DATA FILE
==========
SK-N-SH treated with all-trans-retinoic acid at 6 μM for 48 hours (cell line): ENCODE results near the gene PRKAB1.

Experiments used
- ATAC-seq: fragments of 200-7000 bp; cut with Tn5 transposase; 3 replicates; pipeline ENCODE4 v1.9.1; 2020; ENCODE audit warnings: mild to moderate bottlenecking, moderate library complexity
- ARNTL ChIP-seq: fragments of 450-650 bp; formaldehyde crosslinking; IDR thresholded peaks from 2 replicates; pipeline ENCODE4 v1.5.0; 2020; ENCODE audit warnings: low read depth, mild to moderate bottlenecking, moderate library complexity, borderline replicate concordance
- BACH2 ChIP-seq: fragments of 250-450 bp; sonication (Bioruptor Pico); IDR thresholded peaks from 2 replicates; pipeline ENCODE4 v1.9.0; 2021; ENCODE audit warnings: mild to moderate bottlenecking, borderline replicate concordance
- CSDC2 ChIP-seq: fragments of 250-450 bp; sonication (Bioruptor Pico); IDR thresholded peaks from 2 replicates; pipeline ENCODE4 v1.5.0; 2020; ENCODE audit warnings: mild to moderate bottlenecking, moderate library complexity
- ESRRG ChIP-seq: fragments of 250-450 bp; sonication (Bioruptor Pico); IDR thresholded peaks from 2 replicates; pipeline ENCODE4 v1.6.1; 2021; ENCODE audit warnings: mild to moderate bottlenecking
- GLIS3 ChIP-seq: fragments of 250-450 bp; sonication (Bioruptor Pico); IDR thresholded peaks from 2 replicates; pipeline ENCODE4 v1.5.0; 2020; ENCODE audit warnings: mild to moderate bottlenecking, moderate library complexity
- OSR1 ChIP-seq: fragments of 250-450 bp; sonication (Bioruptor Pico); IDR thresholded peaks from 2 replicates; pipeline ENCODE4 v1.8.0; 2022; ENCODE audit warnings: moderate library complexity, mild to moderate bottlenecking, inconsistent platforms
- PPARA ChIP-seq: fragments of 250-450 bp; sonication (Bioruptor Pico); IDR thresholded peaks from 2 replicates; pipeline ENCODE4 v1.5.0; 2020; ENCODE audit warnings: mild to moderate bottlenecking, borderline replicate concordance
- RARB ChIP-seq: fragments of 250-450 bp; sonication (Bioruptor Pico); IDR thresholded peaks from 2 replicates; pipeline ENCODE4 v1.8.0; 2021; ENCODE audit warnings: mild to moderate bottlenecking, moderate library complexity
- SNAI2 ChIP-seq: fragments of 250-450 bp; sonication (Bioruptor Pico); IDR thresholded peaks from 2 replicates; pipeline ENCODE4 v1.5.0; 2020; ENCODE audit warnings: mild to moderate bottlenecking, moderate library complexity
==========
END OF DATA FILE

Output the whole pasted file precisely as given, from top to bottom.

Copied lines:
SK-N-SH treated with all-trans-retinoic acid at 6 μM for 48 hours (cell line): ENCODE results near the gene PRKAB1.

Experiments used
- ATAC-seq: fragments of 200-7000 bp; cut with Tn5 transposase; 3 replicates; pipeline ENCODE4 v1.9.1; 2020; ENCODE audit warnings: mild to moderate bottlenecking, moderate library complexity
- ARNTL ChIP-seq: fragments of 450-650 bp; formaldehyde crosslinking; IDR thresholded peaks from 2 replicates; pipeline ENCODE4 v1.5.0; 2020; ENCODE audit warnings: low read depth, mild to moderate bottlenecking, moderate library complexity, borderline replicate concordance
- BACH2 ChIP-seq: fragments of 250-450 bp; sonication (Bioruptor Pico); IDR thresholded peaks from 2 replicates; pipeline ENCODE4 v1.9.0; 2021; ENCODE audit warnings: mild to moderate bottlenecking, borderline replicate concordance
- CSDC2 ChIP-seq: fragments of 250-450 bp; sonication (Bioruptor Pico); IDR thresholded peaks from 2 replicates; pipeline ENCODE4 v1.5.0; 2020; ENCODE audit warnings: mild to moderate bottlenecking, moderate library complexity
- ESRRG ChIP-seq: fragments of 250-450 bp; sonication (Bioruptor Pico); IDR thresholded peaks from 2 replicates; pipeline ENCODE4 v1.6.1; 2021; ENCODE audit warnings: mild to moderate bottlenecking
- GLIS3 ChIP-seq: fragments of 250-450 bp; sonication (Bioruptor Pico); IDR thresholded peaks from 2 replicates; pipeline ENCODE4 v1.5.0; 2020; ENCODE audit warnings: mild to moderate bottlenecking, moderate library complexity
- OSR1 ChIP-seq: fragments of 250-450 bp; sonication (Bioruptor Pico); IDR thresholded peaks from 2 replicates; pipeline ENCODE4 v1.8.0; 2022; ENCODE audit warnings: moderate library complexity, mild to moderate bottlenecking, inconsistent platforms
- PPARA ChIP-seq: fragments of 250-450 bp; sonication (Bioruptor Pico); IDR thresholded peaks from 2 replicates; pipeline ENCODE4 v1.5.0; 2020; ENCODE audit warnings: mild to moderate bottlenecking, borderline replicate concordance
- RARB ChIP-seq: fragments of 250-450 bp; sonication (Bioruptor Pico); IDR thresholded peaks from 2 replicates; pipeline ENCODE4 v1.8.0; 2021; ENCODE audit warnings: mild to moderate bottlenecking, moderate library complexity
- SNAI2 ChIP-seq: fragments of 250-450 bp; sonication (Bioruptor Pico); IDR thresholded peaks from 2 replicates; pipeline ENCODE4 v1.5.0; 2020; ENCODE audit warnings: mild to moderate bottlenecking, moderate library complexity